“Packing, mostly,” Vincent replied. “If this chamber is to be expanded before we wed, I’ll need to start packing now.”
Catherine glanced around the chamber, seeing the comfortable clutter. “That’ll be a job and a half,” she said. “Promise you’ll let me help?”
He nodded. “Of course. Did I tell you I received a letter from Devin yesterday?”
"No, you didn’t. What did it say?”
“There was some mention of his travel arrangements; he and Charles are driving down from Boston for our wedding. And he…congratulated me on finally being bright enough to see what was in front of me all these years.” She felt the light tracing of claws on her cheek; Vincent, brushing her hair back. “I am sorry,” he continued, “for being so…trying.”
“I’m pretty sure I had my trying moments as well,” Catherine replied a touch ruefully, remembering her flirtation with Elliot Burch, the first flight to Connecticut. “What’s important is that we’re here, now.”
Joe was in a foul mood when she arrived at work; the door to his office nearly vibrated with the thwack of the darts hitting the dartboard. Rita caught her eye just as she got to her desk. “Avery’s attorneys are already in his hair,” Rita said, looking at the shut door much as she might look at a zoo exhibit of man-eating tigers. “And the press started calling, demanding to know why it’s taken us two years to bring Avery to trial.”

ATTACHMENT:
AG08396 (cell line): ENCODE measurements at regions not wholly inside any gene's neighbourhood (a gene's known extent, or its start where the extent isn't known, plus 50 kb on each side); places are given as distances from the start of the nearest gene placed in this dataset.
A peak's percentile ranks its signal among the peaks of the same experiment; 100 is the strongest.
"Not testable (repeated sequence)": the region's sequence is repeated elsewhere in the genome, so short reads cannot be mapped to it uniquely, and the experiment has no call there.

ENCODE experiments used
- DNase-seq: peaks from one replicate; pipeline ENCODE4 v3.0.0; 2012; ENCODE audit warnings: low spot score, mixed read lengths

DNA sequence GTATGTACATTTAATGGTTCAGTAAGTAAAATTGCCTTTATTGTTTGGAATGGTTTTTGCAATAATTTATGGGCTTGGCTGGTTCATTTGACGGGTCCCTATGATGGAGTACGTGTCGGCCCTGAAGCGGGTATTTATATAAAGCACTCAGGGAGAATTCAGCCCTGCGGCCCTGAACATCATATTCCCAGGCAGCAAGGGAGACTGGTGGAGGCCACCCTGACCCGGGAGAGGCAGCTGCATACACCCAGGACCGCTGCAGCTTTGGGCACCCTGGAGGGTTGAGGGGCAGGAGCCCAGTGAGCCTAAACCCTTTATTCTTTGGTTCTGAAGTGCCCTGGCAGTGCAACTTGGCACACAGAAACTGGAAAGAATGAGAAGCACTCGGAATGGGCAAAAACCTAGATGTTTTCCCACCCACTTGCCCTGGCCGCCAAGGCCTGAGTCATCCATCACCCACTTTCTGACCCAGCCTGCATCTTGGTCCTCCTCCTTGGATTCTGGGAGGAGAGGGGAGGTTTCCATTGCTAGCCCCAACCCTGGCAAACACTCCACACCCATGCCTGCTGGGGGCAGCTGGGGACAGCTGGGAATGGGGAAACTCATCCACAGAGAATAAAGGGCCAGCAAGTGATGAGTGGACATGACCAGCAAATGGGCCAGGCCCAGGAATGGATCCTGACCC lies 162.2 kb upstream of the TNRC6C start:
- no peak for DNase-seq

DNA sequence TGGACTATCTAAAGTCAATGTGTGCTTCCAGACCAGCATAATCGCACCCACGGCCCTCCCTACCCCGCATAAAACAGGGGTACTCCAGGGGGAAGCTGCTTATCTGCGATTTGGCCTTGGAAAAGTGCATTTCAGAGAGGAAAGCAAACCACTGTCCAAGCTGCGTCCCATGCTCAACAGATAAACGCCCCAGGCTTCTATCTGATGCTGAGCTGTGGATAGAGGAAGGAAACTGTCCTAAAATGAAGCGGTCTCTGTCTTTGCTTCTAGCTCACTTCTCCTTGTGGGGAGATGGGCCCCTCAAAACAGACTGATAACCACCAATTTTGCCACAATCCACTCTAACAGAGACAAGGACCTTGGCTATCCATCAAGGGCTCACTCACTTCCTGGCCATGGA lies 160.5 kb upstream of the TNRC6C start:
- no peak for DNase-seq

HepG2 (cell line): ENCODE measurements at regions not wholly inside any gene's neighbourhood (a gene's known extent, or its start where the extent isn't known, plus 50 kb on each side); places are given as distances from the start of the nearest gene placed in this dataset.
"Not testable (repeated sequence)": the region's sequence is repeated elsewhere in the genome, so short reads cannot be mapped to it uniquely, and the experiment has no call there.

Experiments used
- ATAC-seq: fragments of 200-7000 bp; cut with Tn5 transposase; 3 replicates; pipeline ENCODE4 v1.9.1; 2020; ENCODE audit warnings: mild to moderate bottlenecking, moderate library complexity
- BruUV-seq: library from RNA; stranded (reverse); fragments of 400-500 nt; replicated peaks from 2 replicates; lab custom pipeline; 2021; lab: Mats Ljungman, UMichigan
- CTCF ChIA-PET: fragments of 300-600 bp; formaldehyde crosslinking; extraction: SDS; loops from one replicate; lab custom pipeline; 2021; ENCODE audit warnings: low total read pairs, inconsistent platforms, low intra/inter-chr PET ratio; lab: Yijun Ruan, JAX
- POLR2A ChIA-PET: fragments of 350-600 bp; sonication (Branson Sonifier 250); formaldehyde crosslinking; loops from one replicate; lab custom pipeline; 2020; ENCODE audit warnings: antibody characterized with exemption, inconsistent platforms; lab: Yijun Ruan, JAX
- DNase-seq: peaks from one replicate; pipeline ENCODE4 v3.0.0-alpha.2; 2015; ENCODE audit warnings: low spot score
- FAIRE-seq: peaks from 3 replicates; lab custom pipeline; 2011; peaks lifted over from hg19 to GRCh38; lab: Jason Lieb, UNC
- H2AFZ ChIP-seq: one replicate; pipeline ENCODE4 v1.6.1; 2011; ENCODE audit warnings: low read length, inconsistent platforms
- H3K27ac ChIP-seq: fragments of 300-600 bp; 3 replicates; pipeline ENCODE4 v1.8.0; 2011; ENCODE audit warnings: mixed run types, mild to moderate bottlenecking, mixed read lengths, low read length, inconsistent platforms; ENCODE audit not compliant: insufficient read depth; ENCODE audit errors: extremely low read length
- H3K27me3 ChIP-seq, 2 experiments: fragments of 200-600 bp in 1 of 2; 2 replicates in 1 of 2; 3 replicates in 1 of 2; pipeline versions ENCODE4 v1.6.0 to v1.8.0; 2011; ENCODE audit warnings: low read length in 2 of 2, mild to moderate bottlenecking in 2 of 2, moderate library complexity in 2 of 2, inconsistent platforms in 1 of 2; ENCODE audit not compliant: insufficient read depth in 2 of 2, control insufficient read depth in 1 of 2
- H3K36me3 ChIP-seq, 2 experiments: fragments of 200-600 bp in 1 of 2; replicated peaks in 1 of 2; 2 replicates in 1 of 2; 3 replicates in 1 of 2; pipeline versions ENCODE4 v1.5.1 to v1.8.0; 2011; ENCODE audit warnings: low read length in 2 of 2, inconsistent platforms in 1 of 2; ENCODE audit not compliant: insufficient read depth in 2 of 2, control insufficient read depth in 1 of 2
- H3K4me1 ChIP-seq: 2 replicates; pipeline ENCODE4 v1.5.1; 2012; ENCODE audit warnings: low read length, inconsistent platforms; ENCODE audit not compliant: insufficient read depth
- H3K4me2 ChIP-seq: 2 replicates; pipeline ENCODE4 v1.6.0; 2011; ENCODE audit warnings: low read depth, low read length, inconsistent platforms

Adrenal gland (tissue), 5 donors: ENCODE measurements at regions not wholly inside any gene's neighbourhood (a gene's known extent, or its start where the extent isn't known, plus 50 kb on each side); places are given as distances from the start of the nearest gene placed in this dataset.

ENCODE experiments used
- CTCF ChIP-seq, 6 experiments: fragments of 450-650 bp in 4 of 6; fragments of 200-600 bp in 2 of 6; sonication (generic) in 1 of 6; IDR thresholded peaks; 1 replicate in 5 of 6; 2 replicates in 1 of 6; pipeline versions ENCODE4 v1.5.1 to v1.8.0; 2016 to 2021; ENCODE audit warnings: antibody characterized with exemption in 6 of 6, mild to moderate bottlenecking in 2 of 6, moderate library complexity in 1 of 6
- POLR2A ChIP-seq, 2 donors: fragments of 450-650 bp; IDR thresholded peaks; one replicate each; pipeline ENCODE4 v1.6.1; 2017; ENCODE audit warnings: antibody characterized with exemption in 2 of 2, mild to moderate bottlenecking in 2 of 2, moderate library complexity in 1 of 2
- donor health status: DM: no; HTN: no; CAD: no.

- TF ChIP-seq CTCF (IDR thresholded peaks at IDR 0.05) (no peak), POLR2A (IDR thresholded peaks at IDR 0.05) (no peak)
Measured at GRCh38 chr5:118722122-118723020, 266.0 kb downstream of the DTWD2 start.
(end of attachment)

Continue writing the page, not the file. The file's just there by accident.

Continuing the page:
“Poor Joe,” Catherine said, a noise between a groan and a chuckle bubbling in her throat. “Has he had coffee yet?”
Rita chuckled. “No, and that’s probably part of the problem. Remember, his doctor told him to cut back on caffeine.”
Catherine smiled. “Right. Let me get settled here and I’ll go beard the lion in his den.” Glancing down at her desk, she saw with dismay that at least four more files had been added to the already towering “urgent and important” stack. She put her briefcase in a desk drawer, pulled out the rough diagram that Vincent had done the night before (“It looks like a group of dancing spiders,” he'd said when he'd finished, laughing, “are you sure this will be at all helpful?”) and placed it face down under her copies of the Avery grand jury transcript. Grabbing her spare coffee cup (which was, miracle of miracles, actually clean) she filled her cup and then the extra mug.
“Joe,” Catherine said, knocking on the door, “I'm coming in. Don't shoot.”
“Nice one, Radcliffe,” Joe replied, opening the door, a grin riding just under his scowl. “You have coffee, you can come in.”
“I have coffee,” she confirmed. She handed the mug to him. “Drink that, then tell me what's going on.”
“Avery's attorneys have filed a motion for a change of venue,” Joe replied.
“Because of the publicity?” Catherine asked, sipping her own coffee and marveling that for once, the office brew didn't taste like roofing tar.
“Not entirely.” He put the mug on the desk, dug under the loose papers and binders coating his desk until he found what he was looking for. “Here,” Joe said, handing a stapled packet to her. “That's their motion.”